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Rain delayed the start of a multi-bridge repair project on Wednesday at I-70 and I-635 in Wyandotte County, moving the project start date to tonight at 7 p.m.

It’s the time of year for rain delays on construction projects, according to the Kansas Department of Transportation. Officials said they are not sure at this time if the weather will delay the project again tonight, as there is more rain potentially in the forecast overnight.

KDOT officials will wait until closer to the start time to make the determination. Skies currently are sunny, with potential rain in the forecast. Motorists can assume that the bridge project will start tonight if they don’t hear otherwise.

From Thursday through Sunday, there are plans for pavement marking and temporary concrete barrier placement.

There are a number of lane closures and ramp closures taking place in connection with the I-70 bridge project, and a detour route is planned, according to KDOT.

Unless there is another weather delay, eastbound I-70 from just west of I-635 to just east of Kaw Drive will be reduced to one lane overnight from 7 p.m. Thursday to 5 a.m. Friday.

Also, eastbound and westbound I-70 from just west of I-635 to just east of Kaw Drive will be reduced to one lane at 7 p.m. Friday and reopen at 5 a.m. Saturday.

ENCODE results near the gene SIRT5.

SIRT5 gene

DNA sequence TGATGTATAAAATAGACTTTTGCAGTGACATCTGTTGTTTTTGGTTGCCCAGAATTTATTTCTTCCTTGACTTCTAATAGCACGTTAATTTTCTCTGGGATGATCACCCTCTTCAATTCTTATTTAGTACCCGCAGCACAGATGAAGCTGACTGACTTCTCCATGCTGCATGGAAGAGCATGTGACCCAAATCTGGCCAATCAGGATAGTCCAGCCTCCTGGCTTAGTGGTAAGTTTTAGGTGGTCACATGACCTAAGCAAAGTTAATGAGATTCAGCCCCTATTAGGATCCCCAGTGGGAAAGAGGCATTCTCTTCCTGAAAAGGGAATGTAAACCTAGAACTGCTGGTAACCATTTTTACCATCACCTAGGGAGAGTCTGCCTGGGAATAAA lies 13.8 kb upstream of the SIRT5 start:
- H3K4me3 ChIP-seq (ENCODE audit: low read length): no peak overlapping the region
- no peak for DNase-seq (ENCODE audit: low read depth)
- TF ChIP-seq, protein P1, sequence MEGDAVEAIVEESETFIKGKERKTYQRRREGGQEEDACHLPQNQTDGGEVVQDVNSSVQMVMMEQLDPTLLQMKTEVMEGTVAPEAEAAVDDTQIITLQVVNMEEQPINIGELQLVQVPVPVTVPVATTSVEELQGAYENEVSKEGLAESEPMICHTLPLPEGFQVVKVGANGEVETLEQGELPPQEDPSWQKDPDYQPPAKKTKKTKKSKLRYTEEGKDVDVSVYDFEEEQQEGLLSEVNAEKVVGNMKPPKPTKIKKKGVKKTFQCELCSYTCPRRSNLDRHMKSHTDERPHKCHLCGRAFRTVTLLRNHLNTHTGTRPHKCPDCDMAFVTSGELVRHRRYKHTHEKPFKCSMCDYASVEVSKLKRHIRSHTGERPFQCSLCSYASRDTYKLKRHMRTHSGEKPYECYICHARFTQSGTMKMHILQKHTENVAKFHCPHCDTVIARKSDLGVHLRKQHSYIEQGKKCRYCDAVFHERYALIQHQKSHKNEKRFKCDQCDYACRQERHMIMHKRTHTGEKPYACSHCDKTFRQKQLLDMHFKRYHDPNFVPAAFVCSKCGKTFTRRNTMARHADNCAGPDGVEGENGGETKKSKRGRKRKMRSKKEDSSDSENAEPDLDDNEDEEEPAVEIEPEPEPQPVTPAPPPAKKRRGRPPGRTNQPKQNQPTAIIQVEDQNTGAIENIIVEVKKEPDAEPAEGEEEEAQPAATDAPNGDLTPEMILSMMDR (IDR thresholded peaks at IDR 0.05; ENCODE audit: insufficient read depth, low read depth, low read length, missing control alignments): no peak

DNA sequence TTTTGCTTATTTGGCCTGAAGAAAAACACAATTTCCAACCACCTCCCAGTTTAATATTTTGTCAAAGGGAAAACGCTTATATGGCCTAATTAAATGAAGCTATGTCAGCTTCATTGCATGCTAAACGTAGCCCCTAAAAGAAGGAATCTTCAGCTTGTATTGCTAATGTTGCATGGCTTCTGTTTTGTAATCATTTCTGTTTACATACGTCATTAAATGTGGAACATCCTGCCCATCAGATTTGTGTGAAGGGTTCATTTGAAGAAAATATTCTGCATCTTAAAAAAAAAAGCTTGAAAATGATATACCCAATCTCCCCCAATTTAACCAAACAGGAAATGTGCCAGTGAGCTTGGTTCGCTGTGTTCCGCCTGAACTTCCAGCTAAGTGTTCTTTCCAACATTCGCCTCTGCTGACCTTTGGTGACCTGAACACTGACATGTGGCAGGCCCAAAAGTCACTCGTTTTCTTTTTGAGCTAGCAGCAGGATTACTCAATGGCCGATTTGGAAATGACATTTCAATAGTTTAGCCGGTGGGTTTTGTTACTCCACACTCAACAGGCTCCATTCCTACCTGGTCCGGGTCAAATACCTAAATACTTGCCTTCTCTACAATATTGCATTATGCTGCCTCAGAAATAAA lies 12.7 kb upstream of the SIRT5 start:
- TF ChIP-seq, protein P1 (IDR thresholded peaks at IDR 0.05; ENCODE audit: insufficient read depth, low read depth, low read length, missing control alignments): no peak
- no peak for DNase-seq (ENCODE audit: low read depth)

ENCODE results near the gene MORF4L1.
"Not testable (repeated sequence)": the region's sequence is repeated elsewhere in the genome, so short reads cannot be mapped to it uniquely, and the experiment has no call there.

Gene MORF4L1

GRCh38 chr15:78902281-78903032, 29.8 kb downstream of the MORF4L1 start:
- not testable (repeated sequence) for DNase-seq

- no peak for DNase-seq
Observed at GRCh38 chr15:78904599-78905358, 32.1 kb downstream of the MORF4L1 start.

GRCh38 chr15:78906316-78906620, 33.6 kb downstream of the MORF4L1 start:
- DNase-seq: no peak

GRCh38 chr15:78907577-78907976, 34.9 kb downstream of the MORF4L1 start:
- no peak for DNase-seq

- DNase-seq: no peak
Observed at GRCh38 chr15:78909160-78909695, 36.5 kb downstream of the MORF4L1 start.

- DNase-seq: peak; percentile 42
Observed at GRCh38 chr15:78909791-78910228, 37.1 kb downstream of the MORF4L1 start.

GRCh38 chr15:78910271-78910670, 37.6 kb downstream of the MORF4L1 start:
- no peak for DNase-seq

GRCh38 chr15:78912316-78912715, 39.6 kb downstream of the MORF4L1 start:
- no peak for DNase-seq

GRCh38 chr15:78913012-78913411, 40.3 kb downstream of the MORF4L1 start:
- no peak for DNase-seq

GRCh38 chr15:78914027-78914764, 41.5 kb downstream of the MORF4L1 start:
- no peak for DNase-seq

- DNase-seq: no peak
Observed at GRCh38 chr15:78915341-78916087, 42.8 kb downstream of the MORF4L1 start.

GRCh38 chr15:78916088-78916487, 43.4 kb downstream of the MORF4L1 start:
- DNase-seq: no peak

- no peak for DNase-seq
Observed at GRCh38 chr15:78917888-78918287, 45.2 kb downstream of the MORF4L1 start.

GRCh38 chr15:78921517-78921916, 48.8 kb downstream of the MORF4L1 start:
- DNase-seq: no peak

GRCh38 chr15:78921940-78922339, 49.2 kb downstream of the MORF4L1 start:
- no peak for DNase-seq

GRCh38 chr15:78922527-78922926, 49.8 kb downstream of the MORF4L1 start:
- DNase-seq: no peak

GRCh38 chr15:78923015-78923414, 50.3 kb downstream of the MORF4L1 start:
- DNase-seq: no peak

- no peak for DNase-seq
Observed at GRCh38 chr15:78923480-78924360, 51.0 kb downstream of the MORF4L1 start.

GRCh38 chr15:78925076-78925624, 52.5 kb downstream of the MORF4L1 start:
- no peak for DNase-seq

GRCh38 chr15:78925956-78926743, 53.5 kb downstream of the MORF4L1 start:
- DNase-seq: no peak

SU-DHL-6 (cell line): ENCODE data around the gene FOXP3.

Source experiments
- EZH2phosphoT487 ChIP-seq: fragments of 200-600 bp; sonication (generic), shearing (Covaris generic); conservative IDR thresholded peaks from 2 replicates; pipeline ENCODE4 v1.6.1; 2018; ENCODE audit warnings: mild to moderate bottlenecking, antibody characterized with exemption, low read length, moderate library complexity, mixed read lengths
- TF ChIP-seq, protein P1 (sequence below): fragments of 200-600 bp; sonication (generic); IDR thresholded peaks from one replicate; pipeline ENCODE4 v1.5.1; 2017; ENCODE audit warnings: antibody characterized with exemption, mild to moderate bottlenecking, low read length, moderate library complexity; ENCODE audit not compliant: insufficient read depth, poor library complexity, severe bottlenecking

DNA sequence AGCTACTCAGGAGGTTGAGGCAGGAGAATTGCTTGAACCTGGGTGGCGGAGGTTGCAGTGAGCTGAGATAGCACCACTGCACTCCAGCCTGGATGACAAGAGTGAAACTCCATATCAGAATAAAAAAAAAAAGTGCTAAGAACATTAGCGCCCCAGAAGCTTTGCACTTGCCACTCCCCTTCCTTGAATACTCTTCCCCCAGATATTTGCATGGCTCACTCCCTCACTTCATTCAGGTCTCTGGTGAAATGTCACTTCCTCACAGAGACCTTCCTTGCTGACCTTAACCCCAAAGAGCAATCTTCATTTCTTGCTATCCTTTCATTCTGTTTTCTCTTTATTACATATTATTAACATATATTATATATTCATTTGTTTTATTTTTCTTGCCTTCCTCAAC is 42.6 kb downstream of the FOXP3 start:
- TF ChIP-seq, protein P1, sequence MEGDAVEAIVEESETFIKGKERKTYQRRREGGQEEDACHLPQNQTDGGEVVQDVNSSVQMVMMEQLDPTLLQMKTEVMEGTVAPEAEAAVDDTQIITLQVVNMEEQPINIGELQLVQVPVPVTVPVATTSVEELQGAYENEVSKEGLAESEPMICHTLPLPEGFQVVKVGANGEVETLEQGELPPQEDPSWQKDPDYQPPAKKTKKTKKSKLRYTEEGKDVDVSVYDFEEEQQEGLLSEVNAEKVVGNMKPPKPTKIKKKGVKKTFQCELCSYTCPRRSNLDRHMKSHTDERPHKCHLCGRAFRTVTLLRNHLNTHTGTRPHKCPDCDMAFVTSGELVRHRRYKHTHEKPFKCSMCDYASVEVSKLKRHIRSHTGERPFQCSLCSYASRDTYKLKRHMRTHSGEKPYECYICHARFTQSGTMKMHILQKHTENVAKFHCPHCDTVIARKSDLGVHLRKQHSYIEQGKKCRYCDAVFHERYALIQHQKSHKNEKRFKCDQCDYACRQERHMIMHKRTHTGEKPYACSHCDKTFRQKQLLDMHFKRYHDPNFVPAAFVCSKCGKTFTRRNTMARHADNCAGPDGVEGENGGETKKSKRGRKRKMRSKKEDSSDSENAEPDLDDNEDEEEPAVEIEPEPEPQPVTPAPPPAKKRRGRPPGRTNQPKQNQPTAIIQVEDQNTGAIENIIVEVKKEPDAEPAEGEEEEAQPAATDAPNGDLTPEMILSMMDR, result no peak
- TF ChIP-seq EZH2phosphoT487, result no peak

Another lane reduction is on westbound I-70 from just west of I-635 to just east of Kaw Drive, that will be reduced to one lane overnight, closing at 7 p.m. Saturday and reopening at 5 a.m. Sunday.

The northbound and southbound I-635 to eastbound I-70 ramp closures will be in place, 24/7 round the clock, throughout the project duration, according to KDOT. The eastbound I-70 to Park Drive-Kaw Drive ramp will reopen to traffic in July 2015.

The overall project work is scheduled to be completed in late December 2015, according to KDOT.

To keep up-to-date to see if there are any more changes in the schedule, visit the website, http://www.ksdot.org/kcmetro/laneclose.asp.

To see an earlier story on this project, visit http://wyandottedaily.com/i-70-multi-bridge-repair-project-to-begin-in-wyandotte-county/.

by Kelly Rogge
Kansas City Kansas Community College will bring an ethnic flair to Wyandotte County next month with the 10th annual Wyandotte County Ethnic Festival: A Human Family Reunion.

The event is from 11 a.m. to 5 p.m. Saturday, April 11, at the KCKCC Athletic Field House, 7250 State Ave. The event is free and open to the public. There is also no charge for parking. Tax deductible donations will be accepted at the door.

“The goal of the festival is to bring people together to enjoy different types of music, dance, foods and to educate each other about different ethnicities and cultures,” said Curtis Smith, professor of biological sciences at KCKCC and co-organizer of the WyCo Ethnic Festival. “The festival is like a trip around the world with no cost. It’s an opportunity to celebrate the pure joy of being human without the trappings of politics or economics for one day.”

More than 45 countries, ethnicities and organizations affiliated with Wyandotte County will be represented at the festival. In addition, two individuals will be recognized with the “Legends of Diversity” award – Kamiasha Tyner and Janith English.